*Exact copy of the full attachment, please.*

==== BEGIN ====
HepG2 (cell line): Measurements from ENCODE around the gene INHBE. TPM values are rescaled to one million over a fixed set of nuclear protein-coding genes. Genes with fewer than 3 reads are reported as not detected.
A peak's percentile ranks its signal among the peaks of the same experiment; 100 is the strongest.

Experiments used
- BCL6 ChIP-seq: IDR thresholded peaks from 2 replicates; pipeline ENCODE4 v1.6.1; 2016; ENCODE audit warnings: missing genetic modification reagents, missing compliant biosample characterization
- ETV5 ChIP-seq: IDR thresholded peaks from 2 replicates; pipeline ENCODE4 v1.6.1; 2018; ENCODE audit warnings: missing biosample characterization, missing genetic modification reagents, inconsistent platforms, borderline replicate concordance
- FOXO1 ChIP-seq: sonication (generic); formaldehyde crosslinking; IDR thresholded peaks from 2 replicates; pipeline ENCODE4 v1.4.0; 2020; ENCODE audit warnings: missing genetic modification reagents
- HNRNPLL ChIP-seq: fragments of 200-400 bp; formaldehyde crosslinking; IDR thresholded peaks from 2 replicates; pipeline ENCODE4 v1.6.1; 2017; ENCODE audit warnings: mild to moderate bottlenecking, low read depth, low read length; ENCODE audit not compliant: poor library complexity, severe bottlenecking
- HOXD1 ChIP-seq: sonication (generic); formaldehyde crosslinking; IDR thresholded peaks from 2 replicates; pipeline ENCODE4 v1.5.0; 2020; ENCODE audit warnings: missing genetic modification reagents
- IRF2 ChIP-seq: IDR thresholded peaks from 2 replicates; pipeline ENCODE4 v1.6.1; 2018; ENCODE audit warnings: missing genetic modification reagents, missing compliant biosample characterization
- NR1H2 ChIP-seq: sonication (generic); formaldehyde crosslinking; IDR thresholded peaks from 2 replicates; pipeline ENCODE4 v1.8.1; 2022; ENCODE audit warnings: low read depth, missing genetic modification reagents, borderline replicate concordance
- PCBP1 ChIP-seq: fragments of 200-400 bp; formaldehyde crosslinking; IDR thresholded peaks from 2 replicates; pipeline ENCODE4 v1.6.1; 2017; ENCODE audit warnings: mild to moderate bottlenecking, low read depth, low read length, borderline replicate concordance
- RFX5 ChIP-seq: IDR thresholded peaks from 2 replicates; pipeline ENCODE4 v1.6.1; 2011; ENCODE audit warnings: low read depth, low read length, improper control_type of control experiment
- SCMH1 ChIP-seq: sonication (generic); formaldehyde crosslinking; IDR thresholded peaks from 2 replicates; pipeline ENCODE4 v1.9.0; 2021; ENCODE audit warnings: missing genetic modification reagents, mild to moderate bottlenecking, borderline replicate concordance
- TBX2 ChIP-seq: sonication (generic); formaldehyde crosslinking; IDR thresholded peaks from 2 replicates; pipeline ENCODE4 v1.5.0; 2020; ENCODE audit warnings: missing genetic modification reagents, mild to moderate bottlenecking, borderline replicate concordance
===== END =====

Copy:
HepG2 (cell line): Measurements from ENCODE around the gene INHBE. TPM values are rescaled to one million over a fixed set of nuclear protein-coding genes. Genes with fewer than 3 reads are reported as not detected.
A peak's percentile ranks its signal among the peaks of the same experiment; 100 is the strongest.

Experiments used
- BCL6 ChIP-seq: IDR thresholded peaks from 2 replicates; pipeline ENCODE4 v1.6.1; 2016; ENCODE audit warnings: missing genetic modification reagents, missing compliant biosample characterization
- ETV5 ChIP-seq: IDR thresholded peaks from 2 replicates; pipeline ENCODE4 v1.6.1; 2018; ENCODE audit warnings: missing biosample characterization, missing genetic modification reagents, inconsistent platforms, borderline replicate concordance
- FOXO1 ChIP-seq: sonication (generic); formaldehyde crosslinking; IDR thresholded peaks from 2 replicates; pipeline ENCODE4 v1.4.0; 2020; ENCODE audit warnings: missing genetic modification reagents
- HNRNPLL ChIP-seq: fragments of 200-400 bp; formaldehyde crosslinking; IDR thresholded peaks from 2 replicates; pipeline ENCODE4 v1.6.1; 2017; ENCODE audit warnings: mild to moderate bottlenecking, low read depth, low read length; ENCODE audit not compliant: poor library complexity, severe bottlenecking
- HOXD1 ChIP-seq: sonication (generic); formaldehyde crosslinking; IDR thresholded peaks from 2 replicates; pipeline ENCODE4 v1.5.0; 2020; ENCODE audit warnings: missing genetic modification reagents
- IRF2 ChIP-seq: IDR thresholded peaks from 2 replicates; pipeline ENCODE4 v1.6.1; 2018; ENCODE audit warnings: missing genetic modification reagents, missing compliant biosample characterization
- NR1H2 ChIP-seq: sonication (generic); formaldehyde crosslinking; IDR thresholded peaks from 2 replicates; pipeline ENCODE4 v1.8.1; 2022; ENCODE audit warnings: low read depth, missing genetic modification reagents, borderline replicate concordance
- PCBP1 ChIP-seq: fragments of 200-400 bp; formaldehyde crosslinking; IDR thresholded peaks from 2 replicates; pipeline ENCODE4 v1.6.1; 2017; ENCODE audit warnings: mild to moderate bottlenecking, low read depth, low read length, borderline replicate concordance
- RFX5 ChIP-seq: IDR thresholded peaks from 2 replicates; pipeline ENCODE4 v1.6.1; 2011; ENCODE audit warnings: low read depth, low read length, improper control_type of control experiment
- SCMH1 ChIP-seq: sonication (generic); formaldehyde crosslinking; IDR thresholded peaks from 2 replicates; pipeline ENCODE4 v1.9.0; 2021; ENCODE audit warnings: missing genetic modification reagents, mild to moderate bottlenecking, borderline replicate concordance
- TBX2 ChIP-seq: sonication (generic); formaldehyde crosslinking; IDR thresholded peaks from 2 replicates; pipeline ENCODE4 v1.5.0; 2020; ENCODE audit warnings: missing genetic modification reagents, mild to moderate bottlenecking, borderline replicate concordance